PREVENTABLE WAR: The dangers of a catastrophic conflict between the United States and Xi Jinping’s China, by Kevin Rudd. (Public Affairs, $32.) In this in-depth analysis, Rudd, a China expert and former Australian prime minister, argues that the best way to avoid war in Asia is for the United States and China to find a way for the two powers to “coexist in competitive way”. Reviewing it, Kevin Peraino says Rudd has “a rare feel for China’s cultural hotspots” and “understands better than most that there will be no longing for Xi Jinping and his worldview. transformative, at least in the short term. The headache is chronic; Americans will have to use all their ingenuity if they hope to manage the pain.
AFTER STEVE: How Apple Became a Trillion Dollar Company and Lost Its Soul, by Tripp Mickle. (Tomorrow, $29.99.) Mickle, a New York Times business reporter, pulls back the curtain on the past decade at Apple, after the death of Steve Jobs left ideologically divergent Tim Cook and Jony Ive in charge. “Mickle constructs a dense, granular mosaic of the company’s trials and triumphs, showing us how Apple, building on Ive’s successes in the 2000s, became Cook’s company in the 2010s,” Clay writes. Shirky in his review. “The book is a surprisingly detailed portrait of the ongoing tension between strategy and luck: companies make their own history, but they don’t make it their own way.”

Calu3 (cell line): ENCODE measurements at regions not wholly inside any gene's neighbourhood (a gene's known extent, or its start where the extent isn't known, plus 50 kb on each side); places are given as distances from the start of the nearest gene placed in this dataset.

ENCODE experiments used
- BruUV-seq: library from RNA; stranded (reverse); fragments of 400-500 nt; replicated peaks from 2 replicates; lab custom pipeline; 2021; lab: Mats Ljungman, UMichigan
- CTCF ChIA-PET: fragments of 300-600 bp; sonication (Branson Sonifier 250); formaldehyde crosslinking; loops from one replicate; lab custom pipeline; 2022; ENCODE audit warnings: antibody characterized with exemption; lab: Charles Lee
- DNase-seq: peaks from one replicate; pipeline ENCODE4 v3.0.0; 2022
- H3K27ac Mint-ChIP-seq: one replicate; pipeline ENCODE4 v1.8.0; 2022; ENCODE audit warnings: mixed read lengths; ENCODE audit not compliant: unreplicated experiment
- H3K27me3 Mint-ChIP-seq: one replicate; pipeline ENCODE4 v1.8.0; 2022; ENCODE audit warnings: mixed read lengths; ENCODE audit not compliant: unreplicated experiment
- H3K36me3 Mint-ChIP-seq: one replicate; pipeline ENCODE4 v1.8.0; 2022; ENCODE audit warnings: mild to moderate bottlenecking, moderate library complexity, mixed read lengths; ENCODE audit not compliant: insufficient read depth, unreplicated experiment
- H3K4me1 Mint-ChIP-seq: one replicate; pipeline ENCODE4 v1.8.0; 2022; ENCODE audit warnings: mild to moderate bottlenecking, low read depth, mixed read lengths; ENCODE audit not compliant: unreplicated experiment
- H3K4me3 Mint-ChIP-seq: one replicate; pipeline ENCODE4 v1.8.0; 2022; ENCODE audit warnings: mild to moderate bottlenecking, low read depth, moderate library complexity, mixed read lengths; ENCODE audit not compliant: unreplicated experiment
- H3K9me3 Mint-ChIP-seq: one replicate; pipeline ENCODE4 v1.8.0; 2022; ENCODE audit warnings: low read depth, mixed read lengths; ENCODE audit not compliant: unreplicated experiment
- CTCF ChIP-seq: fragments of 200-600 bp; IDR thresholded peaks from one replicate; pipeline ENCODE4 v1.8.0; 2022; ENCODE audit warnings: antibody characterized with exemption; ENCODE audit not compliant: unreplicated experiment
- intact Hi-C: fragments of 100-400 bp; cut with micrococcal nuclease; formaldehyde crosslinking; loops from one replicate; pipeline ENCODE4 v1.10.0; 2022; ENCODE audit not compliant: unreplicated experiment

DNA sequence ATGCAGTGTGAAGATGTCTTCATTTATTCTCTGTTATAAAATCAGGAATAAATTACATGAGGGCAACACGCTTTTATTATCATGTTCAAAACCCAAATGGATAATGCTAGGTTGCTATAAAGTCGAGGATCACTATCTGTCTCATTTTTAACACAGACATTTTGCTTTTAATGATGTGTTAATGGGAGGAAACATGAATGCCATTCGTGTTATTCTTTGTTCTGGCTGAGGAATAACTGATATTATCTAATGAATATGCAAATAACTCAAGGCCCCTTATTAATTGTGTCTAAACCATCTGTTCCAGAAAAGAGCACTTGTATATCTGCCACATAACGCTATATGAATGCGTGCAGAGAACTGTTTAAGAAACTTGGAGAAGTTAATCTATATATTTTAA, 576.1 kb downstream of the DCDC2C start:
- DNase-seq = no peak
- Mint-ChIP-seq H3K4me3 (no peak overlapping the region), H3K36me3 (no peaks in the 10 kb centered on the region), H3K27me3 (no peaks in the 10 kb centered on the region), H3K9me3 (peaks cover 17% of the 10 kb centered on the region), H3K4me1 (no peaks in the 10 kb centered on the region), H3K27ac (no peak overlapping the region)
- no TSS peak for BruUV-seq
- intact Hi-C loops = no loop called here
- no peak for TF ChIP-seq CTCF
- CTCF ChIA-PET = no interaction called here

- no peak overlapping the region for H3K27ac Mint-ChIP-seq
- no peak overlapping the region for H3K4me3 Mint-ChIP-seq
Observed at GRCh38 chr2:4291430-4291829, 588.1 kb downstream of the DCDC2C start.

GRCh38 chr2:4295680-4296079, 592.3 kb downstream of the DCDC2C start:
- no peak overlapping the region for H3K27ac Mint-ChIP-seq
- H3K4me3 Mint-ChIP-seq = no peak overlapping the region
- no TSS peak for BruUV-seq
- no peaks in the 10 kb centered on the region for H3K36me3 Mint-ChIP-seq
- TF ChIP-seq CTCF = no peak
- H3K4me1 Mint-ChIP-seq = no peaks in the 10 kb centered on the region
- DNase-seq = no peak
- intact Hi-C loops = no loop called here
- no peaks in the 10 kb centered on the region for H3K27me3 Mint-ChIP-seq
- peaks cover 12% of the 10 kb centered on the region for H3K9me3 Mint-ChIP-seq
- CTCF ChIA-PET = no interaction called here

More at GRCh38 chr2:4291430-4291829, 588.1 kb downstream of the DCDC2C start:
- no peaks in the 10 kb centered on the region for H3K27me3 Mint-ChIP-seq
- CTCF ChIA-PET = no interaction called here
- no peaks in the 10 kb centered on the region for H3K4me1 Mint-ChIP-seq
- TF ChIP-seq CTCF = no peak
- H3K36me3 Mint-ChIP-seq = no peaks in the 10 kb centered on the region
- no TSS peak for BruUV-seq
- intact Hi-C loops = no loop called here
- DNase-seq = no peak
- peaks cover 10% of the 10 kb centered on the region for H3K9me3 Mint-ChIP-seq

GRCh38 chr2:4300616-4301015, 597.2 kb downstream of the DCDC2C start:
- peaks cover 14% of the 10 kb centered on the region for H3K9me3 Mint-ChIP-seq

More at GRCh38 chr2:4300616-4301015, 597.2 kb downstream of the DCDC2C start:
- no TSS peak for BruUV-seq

THE LONG CORNER, by Alexander Maksik. (Europe, $27.) A writer who traded his literary aspirations for the flat language of commerce narrates Maksik’s fourth novel, set in a New York City reeling from the 2016 election. The writer escapes to an enigmatic artists’ colony, where his questions about imagination, sincerity and discipline only intensify. “The story it tells orbits around questions of creativity, heartbreak and tearing down Trump-era platitudes and ever-increasing implausibility and absurdism,” Will Stephenson writes in his review. “It is finally an argument for the necessity of irony, risk and integrity in the production of art as in life.”
YOU HAVE A FRIEND IN 10A: stories, by Maggie Shipstead. (Knopf, $27.) Written over 10 years, the stories in this book oscillate between parodic false autofiction and historical fiction told by a band of abandoned and increasingly dissolute French women. Our reviewer, Lizzy Harding, notes the stories’ meticulous grounding in reality, grounded by research, as well as occasional imaginative leaps: “There’s a generous spirit beneath Shipstead’s controlled, sometimes temperamental style,” Harding writes. “His most immersive stories are those that seem to elude him. They take perverse turns to achieve open ends.
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